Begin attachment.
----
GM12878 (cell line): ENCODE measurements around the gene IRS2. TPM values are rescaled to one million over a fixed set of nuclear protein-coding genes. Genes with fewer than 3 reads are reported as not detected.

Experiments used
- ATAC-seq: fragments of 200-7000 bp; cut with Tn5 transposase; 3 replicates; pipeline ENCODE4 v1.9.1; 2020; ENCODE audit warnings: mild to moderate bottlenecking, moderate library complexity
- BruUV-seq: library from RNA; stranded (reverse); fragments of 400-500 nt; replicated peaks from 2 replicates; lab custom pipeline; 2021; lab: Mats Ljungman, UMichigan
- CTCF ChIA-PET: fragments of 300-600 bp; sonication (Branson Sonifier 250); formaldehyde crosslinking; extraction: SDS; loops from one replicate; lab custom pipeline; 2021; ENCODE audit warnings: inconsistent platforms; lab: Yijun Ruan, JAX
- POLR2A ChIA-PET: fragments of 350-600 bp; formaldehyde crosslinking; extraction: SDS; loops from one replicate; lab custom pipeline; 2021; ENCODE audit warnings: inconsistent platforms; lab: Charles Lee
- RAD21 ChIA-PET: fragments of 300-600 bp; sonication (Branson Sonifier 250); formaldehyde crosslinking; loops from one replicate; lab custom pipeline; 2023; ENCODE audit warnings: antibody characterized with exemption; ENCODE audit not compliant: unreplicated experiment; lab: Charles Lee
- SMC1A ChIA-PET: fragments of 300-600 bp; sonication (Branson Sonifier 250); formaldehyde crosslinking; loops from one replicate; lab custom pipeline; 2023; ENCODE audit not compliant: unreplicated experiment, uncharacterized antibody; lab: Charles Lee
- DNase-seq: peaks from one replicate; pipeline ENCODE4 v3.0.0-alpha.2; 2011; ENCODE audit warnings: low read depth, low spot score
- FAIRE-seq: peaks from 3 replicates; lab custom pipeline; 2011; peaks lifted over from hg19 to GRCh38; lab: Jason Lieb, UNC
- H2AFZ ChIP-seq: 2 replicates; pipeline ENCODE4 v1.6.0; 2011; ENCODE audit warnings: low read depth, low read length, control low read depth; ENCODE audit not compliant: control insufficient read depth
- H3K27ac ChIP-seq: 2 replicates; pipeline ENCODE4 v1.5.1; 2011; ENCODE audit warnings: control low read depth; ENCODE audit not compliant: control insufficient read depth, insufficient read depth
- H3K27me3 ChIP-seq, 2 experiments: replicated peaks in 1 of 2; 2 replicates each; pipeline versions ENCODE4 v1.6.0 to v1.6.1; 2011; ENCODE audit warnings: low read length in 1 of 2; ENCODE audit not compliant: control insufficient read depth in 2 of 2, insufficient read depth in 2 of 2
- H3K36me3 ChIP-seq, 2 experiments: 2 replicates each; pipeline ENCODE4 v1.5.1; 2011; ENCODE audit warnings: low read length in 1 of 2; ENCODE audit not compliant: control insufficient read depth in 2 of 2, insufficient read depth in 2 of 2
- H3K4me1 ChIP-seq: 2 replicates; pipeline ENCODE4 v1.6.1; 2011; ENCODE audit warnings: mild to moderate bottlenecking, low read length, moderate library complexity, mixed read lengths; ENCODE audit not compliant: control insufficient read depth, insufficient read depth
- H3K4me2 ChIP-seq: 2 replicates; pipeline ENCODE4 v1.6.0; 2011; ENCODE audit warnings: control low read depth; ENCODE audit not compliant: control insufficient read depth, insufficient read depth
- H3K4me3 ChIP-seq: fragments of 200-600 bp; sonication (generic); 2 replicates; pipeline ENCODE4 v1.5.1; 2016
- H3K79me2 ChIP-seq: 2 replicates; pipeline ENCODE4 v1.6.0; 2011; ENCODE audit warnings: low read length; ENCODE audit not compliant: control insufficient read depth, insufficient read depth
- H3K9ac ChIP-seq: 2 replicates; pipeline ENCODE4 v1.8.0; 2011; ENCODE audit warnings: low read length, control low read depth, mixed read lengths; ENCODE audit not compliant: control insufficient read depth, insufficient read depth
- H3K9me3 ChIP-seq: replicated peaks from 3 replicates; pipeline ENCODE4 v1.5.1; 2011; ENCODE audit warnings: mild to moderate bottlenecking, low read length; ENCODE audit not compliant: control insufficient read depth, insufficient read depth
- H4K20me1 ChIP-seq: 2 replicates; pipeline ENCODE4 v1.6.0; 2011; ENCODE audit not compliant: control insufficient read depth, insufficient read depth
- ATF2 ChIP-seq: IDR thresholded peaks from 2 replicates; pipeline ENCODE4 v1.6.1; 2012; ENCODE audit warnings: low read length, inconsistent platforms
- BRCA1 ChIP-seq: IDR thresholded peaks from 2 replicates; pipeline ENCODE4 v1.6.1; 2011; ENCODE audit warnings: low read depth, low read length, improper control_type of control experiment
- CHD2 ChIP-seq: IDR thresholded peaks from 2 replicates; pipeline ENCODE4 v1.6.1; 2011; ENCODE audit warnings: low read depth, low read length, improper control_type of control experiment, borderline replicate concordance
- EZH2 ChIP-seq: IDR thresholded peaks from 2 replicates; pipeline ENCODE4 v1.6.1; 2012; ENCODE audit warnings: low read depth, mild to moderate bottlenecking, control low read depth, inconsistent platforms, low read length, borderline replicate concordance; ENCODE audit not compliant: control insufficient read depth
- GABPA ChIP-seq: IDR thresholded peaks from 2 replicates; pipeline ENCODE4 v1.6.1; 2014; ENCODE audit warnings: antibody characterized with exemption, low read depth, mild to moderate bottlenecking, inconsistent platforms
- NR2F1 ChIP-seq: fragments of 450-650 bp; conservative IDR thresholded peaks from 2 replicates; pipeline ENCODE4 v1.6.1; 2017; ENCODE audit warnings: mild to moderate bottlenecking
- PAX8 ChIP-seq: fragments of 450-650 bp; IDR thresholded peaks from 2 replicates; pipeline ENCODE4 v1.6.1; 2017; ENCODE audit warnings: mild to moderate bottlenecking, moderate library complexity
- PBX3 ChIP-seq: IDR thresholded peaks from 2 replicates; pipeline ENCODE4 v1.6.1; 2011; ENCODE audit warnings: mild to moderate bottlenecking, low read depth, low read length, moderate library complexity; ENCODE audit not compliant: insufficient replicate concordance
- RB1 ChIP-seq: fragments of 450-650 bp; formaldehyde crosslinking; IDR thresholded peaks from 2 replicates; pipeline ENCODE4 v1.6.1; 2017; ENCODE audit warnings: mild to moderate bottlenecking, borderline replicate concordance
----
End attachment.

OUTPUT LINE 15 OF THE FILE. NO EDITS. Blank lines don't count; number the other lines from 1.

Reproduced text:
- H3K4me1 ChIP-seq: 2 replicates; pipeline ENCODE4 v1.6.1; 2011; ENCODE audit warnings: mild to moderate bottlenecking, low read length, moderate library complexity, mixed read lengths; ENCODE audit not compliant: control insufficient read depth, insufficient read depth